CBC’s Decision To Stop Showing Unprofitable Sports is Unfortunate
The big news revealed on Thursday by CBC President Hubert Lacroix was that the public broadcaster will no longer compete for the broadcast rights of professional sports leagues. However, I think this was a largely symbolic move by Lacroix. In reality CBC hasn’t been competitive for professional sports rights for years and has slowly dropped every pro sports they once broadcast. The Blue Jays first disappeared in 2003, before a few games returned to the CBC in 2007 and 2008. CBC also picked up Raptors broadcasts in 2007, but only kept them for two seasons. The CFL ended its 52 year run on the CBC in 2007. And while curling isn’t a fully professional sport (yet, at least), it has ratings most sports in Canada could only wish for. Curling’s signature events, branded the Season of Champions, left CBC for TSN in 2008. This summer the CBC will mark the last of the CBC showing the FIFA World Cup, which is headed to CTV in 2018. So, again, in reality the CBC has not truly competed for professional sports rights for a few years now. The exception was Hockey Night in Canada. Last November it became clear CBC would no longer compete for that either.
The more troubling aspect of Lacroix’s statement, which the media has mostly ignored, is that the CBC will only consider broadcasting sports where it can break even or turn a profit. I’ve always thought that the role of the CBC in Canadian sports broadcasting was to fill a void left by the private networks. Since presumably TSN and Sportsnet also don’t broadcast many sports that fail to break even, this could leave some sports completely off the Canadian airwaves. One recent example is the IAAF Diamond League, featuring Track & Field’s signature events. CBC dropped coverage two years ago following government funding cuts. No other network has picked up coverage of the events since. It seems like the sports that the CBC will most likely drop, are also the least likely to be picked up by a private network. And that’s sad for these amateur sports that rely on some TV coverage to generate interest among the youth, Canada’s potential future Olympians.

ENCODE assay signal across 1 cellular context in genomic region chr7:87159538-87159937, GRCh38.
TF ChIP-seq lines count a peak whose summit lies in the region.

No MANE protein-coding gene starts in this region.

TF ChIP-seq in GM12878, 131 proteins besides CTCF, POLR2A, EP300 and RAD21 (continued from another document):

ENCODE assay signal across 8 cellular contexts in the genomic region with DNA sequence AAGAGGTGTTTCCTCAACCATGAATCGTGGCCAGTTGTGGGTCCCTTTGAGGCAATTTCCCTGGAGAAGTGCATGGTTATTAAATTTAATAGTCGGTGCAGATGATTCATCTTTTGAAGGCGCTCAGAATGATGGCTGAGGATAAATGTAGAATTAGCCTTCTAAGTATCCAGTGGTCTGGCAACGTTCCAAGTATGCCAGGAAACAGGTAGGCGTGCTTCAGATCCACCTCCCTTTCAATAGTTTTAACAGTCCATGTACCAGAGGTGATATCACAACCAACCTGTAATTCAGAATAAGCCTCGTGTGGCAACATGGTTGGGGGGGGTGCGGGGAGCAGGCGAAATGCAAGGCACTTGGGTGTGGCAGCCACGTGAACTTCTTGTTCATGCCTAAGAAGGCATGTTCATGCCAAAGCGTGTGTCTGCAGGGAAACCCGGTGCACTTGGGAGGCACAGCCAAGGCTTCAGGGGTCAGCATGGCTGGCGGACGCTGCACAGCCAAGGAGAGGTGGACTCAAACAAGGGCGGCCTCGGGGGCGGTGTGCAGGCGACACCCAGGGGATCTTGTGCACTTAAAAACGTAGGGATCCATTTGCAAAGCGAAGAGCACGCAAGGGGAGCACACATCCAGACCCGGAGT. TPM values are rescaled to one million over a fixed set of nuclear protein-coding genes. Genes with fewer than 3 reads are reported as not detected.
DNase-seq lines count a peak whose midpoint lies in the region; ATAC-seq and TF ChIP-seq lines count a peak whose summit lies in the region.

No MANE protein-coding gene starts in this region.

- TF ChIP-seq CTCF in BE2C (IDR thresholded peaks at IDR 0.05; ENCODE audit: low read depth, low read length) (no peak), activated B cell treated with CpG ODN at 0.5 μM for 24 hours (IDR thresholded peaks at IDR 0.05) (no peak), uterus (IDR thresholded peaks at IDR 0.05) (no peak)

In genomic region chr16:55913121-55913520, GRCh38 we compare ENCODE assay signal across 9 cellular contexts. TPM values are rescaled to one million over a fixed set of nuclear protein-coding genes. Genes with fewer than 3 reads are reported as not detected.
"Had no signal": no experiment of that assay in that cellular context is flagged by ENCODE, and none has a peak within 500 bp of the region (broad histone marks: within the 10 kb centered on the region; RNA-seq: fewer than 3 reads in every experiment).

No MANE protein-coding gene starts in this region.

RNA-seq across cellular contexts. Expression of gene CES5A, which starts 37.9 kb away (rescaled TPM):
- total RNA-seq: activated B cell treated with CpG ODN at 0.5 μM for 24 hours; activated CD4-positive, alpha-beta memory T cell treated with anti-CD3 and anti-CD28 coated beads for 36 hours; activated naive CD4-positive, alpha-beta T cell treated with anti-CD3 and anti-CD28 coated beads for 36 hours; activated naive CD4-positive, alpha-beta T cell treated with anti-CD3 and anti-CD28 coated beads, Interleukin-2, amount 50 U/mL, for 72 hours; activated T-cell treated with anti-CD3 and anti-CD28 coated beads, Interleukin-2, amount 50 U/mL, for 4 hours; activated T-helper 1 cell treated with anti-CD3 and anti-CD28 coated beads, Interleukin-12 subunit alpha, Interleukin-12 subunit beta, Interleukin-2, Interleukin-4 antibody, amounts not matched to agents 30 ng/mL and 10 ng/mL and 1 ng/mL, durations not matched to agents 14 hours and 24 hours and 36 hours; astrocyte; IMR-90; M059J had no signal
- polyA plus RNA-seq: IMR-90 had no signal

The most puzzling thing about the CBC’s statement is what constitutes “professional”, which the CBC will not compete for anymore, and what constitutes “national interest”? Obviously the NHL is professional and the Olympics are of national interest, but what about the Rogers Cup. Tennis is a professional sport, but the event is arguably of national interest. And it also makes no mention of sub-licensing, which CBC has touted as a key component to its long-term sports-broadcasting viability. Will the CBC continue to seek sub-licensing deals, as they have with Sportsnet for the World Curling Tour and NHL.